Subnational Contribution to National Life Expectancy

Vladimir Canudas-Romo , Australian National University
Dmitri A. Jdanov, Max Planck Institute for Demographic Research (Germany) / National Research University Higher School of Economics (Russia)

During the 20th century, major declines in mortality took place globally, resulting in the unprecedented rise of life expectancy. This process initiated cycles of convergences and divergences in longevity between countries. Yet life expectancy at the national level hides subnational existing longevity variability. Furthermore, little research has been conducted on the existent mortality differentials within populations and the contribution of subnational mortality to changes in national life expectancy. Using data on mortality at the subnational level for Australia (state/territories), Canada (provinces), Japan (prefectures), and the USA (states) the contribution of subnational mortality on the overall national life expectancy of these nations is studied. The decomposition method used highlights the relevance of the structure of the population at the subnational level, to determine the overall mortality changes in the nation. All subnational areas in Australia, Canada, and Japan, have contributed to the increase in the national longevity of these nations. However, for the USA disproportional changes, some positive other negative, make the country’s longevity increase at the lowest pace.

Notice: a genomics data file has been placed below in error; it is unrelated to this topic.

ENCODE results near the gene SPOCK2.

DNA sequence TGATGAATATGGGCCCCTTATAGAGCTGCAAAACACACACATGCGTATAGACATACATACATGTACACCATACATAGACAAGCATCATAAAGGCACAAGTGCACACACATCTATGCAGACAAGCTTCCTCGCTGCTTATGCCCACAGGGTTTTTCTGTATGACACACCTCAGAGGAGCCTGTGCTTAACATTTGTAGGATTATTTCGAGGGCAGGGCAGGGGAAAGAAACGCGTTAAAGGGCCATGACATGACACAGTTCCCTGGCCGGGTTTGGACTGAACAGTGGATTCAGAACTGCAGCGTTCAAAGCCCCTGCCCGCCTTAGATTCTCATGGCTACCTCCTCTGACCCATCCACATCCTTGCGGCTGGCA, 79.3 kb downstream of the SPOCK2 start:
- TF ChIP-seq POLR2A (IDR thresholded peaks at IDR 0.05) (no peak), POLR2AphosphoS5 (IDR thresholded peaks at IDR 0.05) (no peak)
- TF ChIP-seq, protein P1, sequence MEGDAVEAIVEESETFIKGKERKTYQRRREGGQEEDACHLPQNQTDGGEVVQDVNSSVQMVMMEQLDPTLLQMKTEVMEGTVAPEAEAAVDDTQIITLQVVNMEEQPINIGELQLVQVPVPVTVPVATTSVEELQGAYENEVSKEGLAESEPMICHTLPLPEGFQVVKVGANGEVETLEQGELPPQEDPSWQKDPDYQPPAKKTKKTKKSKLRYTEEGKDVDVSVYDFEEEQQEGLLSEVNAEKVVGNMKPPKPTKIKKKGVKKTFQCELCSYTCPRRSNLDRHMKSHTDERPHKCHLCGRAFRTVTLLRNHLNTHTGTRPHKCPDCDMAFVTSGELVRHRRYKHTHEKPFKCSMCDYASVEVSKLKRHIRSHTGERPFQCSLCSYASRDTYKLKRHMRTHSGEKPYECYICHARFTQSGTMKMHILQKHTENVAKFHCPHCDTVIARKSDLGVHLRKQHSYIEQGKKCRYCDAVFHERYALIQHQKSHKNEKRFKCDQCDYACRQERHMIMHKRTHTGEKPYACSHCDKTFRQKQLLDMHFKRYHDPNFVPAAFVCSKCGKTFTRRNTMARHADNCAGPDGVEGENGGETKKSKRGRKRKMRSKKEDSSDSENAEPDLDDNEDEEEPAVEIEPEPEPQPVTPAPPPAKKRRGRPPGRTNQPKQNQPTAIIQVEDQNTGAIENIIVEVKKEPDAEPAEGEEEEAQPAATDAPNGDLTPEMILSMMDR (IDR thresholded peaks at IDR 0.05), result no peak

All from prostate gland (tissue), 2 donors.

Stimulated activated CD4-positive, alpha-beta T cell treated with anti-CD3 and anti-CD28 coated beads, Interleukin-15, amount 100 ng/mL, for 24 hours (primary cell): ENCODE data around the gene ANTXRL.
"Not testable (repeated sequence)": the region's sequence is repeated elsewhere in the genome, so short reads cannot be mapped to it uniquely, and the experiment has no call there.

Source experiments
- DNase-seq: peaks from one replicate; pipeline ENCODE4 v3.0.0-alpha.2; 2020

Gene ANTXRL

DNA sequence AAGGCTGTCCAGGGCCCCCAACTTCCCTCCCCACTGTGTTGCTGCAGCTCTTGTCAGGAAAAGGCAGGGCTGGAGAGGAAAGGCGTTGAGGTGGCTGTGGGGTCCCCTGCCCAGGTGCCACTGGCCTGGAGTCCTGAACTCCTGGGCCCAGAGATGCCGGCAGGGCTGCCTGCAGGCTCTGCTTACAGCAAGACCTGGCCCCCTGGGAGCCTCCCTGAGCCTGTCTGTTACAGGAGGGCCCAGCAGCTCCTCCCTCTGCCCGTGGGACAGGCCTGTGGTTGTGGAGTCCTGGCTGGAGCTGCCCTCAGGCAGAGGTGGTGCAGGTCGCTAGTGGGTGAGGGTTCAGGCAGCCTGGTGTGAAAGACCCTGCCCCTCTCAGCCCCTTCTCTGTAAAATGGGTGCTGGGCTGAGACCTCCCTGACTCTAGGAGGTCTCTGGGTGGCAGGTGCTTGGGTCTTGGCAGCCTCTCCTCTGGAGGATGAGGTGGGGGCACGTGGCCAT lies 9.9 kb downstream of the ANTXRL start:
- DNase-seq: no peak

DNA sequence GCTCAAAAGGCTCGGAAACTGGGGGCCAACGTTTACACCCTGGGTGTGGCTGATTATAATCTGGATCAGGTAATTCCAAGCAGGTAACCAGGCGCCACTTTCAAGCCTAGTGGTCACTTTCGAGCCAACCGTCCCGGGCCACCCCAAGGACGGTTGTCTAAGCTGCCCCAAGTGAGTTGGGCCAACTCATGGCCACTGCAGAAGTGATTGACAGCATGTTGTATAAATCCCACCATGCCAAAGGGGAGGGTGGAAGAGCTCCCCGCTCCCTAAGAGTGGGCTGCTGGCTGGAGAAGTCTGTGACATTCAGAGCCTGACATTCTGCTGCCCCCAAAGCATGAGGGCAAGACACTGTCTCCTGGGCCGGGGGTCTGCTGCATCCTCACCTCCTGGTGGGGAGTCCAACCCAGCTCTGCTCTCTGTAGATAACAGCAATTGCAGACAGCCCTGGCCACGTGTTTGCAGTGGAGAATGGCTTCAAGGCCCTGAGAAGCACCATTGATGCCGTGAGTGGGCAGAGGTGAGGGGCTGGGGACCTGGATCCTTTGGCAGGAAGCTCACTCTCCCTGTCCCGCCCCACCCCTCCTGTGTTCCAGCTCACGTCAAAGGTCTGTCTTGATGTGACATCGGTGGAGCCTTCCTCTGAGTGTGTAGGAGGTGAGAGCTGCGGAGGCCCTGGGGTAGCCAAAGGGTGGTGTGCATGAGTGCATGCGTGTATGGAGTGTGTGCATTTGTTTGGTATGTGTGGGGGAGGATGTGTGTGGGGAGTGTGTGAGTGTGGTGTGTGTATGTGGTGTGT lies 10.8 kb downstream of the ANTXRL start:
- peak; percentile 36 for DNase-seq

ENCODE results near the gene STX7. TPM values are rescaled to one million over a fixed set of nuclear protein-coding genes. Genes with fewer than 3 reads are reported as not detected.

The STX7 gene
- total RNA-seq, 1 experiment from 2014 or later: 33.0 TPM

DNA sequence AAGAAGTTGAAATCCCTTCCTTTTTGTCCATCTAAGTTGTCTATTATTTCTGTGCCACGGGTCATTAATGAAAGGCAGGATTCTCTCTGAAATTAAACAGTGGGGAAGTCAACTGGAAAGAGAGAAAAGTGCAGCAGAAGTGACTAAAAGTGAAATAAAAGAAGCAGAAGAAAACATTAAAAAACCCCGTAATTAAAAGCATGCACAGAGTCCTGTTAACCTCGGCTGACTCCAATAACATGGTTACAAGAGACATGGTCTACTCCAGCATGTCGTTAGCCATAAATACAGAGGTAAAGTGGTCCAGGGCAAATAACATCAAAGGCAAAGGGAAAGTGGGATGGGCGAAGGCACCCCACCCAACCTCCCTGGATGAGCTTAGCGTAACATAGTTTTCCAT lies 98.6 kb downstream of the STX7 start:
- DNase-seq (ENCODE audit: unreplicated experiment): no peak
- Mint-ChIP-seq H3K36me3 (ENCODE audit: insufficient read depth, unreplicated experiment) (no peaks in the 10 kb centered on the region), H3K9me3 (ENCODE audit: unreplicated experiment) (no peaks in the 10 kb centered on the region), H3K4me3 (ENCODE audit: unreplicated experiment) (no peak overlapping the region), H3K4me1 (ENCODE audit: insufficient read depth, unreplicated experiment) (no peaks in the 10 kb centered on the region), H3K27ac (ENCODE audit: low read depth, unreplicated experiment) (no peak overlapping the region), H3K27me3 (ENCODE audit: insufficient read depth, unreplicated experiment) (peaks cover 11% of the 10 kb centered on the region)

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 Presented in Session 20. National Trends in Life Expectancy and Mortality